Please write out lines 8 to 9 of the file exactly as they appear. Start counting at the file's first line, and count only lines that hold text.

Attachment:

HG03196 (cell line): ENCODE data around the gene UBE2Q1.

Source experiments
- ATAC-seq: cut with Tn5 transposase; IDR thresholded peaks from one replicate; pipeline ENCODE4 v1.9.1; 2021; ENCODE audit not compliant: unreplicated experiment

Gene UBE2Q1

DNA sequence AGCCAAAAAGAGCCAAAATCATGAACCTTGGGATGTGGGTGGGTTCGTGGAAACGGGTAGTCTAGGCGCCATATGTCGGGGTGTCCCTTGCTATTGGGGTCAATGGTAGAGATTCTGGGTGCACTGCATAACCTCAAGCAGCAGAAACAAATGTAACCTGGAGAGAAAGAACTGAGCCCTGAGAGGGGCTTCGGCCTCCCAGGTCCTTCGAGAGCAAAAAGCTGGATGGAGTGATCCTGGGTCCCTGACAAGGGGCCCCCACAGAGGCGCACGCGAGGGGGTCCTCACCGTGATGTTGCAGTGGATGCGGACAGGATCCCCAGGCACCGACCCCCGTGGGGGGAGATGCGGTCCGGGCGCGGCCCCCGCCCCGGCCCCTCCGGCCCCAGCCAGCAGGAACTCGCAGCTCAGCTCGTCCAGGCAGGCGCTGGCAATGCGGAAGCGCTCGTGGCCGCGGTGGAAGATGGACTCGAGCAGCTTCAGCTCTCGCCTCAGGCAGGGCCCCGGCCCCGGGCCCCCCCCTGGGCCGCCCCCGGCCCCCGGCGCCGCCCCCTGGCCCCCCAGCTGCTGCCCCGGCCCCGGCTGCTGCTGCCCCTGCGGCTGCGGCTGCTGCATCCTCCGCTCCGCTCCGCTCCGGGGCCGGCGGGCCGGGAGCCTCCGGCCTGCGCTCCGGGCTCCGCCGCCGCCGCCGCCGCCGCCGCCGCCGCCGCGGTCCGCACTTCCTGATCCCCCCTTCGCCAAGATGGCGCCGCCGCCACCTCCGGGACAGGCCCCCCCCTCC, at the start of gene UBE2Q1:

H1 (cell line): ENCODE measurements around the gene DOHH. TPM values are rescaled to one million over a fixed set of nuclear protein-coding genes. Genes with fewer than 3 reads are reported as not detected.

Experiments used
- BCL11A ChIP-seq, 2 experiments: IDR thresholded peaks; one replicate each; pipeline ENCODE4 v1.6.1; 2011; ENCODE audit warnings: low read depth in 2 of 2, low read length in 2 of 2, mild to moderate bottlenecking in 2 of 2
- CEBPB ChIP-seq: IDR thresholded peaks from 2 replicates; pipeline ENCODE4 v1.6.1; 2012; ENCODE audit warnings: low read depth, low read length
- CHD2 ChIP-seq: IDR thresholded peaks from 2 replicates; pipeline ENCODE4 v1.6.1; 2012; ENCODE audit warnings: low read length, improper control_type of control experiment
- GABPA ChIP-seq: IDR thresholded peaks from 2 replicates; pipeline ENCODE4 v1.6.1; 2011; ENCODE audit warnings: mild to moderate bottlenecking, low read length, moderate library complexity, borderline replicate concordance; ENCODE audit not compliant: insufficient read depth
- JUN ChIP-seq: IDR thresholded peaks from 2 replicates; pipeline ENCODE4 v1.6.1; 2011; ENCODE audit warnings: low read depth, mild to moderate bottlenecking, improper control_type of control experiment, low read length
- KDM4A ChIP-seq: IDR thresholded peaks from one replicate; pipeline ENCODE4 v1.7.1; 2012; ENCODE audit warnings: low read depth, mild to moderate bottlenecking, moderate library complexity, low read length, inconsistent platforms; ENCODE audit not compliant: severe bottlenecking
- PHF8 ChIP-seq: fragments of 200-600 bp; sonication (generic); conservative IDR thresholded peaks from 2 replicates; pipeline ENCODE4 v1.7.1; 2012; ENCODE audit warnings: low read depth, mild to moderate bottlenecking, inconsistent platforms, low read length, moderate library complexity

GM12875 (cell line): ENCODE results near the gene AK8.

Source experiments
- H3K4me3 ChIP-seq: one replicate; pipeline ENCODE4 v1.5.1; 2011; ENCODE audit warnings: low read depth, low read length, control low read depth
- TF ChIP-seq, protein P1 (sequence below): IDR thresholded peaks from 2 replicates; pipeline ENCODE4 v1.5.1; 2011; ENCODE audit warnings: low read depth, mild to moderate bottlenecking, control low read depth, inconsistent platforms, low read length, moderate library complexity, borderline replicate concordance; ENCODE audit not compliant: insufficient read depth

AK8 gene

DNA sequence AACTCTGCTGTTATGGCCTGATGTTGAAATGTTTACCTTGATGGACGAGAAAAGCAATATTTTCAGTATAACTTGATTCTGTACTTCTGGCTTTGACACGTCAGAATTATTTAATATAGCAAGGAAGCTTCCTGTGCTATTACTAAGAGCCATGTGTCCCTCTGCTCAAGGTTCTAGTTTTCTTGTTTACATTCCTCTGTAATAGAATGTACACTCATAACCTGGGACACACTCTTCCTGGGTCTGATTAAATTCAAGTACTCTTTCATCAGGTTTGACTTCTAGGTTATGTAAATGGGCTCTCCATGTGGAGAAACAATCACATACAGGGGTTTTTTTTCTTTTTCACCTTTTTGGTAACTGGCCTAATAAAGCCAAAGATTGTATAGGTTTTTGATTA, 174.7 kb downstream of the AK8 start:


- BCL11A ChIP-seq, 2 experiments: IDR thresholded peaks; one replicate each; pipeline ENCODE4 v1.6.1; 2011; ENCODE audit warnings: low read depth in 2 of 2, low read length in 2 of 2, mild to moderate bottlenecking in 2 of 2
- CEBPB ChIP-seq: IDR thresholded peaks from 2 replicates; pipeline ENCODE4 v1.6.1; 2012; ENCODE audit warnings: low read depth, low read length